This was Auckland. They proudly call themselves “The City Of Sails.” They’re all into boats.

There was the odd moment of encouragement. One of the 2nd heat teams had beaten me to the Guinness Book Of Records’ title of World’s Most Defeatest Team Name by guffawingly calling themselves “The Wet Dream Team.” Their boat obviously lost. With a name like that, they really should have got out earlier.

So this was it. Heat 3, and the HMS 2 Fast 2 Furious (Mark 2) was up against a very small vessel with “only” two half-size sails. Clearly whoever had made it was avoiding any risk of it toppling over. It looked decided nippy, and I wasn’t thinking about the water.

The race began.

Part 8 of 8: They're Off!

Blowing through the straw, Mickala got the HMS 2 Fast 2 Furious off to a brilliant flying stop.

Straight into the port side of the water-track, poor Mickala had obviously had too much to drink and no longer had much puff left in her. At the far end of the track, Kazu watched helpless as he wondered if the boat would reach him before his indefinite visa expired.

Meanwhile the competitor’s boat was surging ahead like a dynamo. It fact, it probably had a dynamo. Let’s be honest, these guys had probably made one by shearing the wax off the box and turning it into a solar panel or something.

My conscience pricked me. I don’t drink, and I like to think that I have a pretty healthy set of lungs. If I had taken the straw off of Mickala when she’d offered it to me, then we probably could have made it to half-way by now. But did it matter? The prize was a bar tab, and I don’t drink. Sure, the orange juice would have been nice, but wasn’t this a matter of pride?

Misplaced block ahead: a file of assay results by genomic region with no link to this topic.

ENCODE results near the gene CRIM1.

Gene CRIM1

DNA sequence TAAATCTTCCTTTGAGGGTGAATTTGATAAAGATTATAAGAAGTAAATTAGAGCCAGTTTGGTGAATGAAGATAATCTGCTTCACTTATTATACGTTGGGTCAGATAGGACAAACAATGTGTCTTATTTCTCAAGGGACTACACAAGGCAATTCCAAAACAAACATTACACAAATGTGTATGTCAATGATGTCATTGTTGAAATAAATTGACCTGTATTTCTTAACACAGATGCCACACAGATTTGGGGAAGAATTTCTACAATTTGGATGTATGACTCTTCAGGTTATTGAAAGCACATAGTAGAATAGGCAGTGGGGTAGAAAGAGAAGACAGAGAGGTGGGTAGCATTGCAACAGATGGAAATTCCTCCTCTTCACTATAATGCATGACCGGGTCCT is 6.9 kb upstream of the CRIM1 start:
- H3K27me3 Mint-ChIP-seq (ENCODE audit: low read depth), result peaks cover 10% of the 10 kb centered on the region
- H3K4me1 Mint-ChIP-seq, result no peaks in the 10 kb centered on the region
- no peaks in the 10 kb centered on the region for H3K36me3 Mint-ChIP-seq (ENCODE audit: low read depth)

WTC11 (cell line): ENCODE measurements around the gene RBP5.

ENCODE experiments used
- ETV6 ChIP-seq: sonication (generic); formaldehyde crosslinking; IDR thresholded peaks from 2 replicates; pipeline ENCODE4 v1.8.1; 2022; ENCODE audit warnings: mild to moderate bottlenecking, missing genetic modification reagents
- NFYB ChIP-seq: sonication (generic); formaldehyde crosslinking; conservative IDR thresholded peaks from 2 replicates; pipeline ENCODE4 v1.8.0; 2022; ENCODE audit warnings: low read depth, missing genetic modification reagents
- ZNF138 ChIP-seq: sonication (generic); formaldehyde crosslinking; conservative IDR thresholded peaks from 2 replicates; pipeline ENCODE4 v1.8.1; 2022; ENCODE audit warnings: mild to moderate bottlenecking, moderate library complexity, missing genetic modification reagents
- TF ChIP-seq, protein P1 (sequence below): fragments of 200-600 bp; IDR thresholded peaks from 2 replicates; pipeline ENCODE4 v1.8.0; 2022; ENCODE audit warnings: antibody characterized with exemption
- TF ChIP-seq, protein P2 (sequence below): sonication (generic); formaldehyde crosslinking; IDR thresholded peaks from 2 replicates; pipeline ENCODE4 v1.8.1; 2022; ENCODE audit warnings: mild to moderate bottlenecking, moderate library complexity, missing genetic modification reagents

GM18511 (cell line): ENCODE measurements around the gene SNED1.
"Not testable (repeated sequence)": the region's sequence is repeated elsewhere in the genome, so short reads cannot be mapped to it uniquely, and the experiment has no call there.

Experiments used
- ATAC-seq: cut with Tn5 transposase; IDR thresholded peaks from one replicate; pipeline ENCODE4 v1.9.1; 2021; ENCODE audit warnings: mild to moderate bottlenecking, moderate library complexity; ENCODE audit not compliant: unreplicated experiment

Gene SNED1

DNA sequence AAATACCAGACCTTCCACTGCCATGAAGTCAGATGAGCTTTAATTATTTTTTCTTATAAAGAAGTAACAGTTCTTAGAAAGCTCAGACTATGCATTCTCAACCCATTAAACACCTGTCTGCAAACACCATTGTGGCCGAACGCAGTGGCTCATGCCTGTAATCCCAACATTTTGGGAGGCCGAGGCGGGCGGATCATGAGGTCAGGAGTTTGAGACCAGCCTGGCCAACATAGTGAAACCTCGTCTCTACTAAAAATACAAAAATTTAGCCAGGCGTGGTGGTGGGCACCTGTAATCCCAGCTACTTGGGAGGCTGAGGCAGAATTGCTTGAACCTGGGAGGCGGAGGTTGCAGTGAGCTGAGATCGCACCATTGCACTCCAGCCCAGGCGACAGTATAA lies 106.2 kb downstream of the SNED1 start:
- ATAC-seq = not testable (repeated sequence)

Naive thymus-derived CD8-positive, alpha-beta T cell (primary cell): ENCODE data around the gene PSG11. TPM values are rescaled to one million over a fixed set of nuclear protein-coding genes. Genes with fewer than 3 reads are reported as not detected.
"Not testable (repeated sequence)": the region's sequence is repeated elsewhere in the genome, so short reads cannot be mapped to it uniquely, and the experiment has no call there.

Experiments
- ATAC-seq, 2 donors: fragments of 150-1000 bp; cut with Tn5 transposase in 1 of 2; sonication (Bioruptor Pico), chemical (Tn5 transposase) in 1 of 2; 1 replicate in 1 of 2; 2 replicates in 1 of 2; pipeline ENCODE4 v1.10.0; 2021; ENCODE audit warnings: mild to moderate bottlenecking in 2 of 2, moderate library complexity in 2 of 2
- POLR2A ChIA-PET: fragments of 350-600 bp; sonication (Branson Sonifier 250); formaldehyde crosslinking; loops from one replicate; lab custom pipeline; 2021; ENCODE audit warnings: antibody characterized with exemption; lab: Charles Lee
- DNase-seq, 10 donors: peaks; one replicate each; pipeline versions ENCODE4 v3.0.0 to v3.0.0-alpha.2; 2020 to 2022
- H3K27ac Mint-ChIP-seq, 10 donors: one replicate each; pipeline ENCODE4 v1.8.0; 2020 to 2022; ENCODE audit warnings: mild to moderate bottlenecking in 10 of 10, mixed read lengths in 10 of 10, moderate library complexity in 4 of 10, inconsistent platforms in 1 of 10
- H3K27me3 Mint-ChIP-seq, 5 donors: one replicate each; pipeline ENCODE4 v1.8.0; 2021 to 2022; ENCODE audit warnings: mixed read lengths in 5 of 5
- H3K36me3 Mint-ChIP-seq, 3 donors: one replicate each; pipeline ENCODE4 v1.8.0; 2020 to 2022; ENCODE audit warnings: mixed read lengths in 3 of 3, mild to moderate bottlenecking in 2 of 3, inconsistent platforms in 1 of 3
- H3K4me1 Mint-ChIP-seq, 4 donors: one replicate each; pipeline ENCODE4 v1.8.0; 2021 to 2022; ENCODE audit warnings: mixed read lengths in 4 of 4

I glanced down at my camera. No, I didn’t want a picture of any of this. It was a picture of failure. And it wasn’t even my boat, since they’d de-rigged my sail. They were losing. THEY were.

Then suddenly, the competitor got into trouble on the side too, just as Mickala got her breath back! Unthinkably, the HMS 2 Fast 2 Furious was actually taking the lead!

Mickala got to the end, gave Kazu the straw, and he began the 2nd half…while the other boat was still stuck! We were SOARING along! There was no stopping us! Hang on a second…”We”?

Darn it, if we were going to win just one race, and with the other boat almost a length behind our speeding one in a 2-length course, then yes, I darn well was a part of the team. But this was it. If I committed myself now, there was no going back. Everyone would know that I was responsible if any unimaginable embarrassment unexpectedly befell us.

“GO KAZU!” I yelled at the top of my voice. “GO KAZ! GO KAZ! GGGGOOOOO!!!!!!”

Suddenly our boat sank.

The whole room seemed to slow-down. Everyone was moving in slow-motion, their eyes slowly closing and opening as they blinked, their cheering several octaves lower than immediately before. And I could hear my heart beating really really loudly.

I looked around me. There was Kaz, desperately attempting to coax our boat back up again. Way behind him was the competitor’s boat, just reaching the end of their first half. They handed over their straw, and their second “blower” expertly took over. And there was the Bali Star Hotel in Crete, and those steps outside, and that blasted walkie-talkie I’d left behind to avoid being contacted.

And there were other memories from my life too. Entering a school fancy-dress competition as Long John Silver and falling over, to be laughed at by the entire school and all of their parents. Feeling really shy when meeting Father Christmas. Cutting my own hair and stabbing myself in the eye because I forgot that mirrors work backwards. Actually I think that must have been someone else’s memory, but whoever they were, their pain was very real.

And sailing through them all was this little boat with 2 small sails, which won hands-down while we were still dead in the water.

I had quite literally gone down with another sinking ship.

Someone once said that the true test of any choice in life was having to make it twice.

If I ever find myself in a home-made yacht-building contest ever again, I’m stuffing well going to win it this time!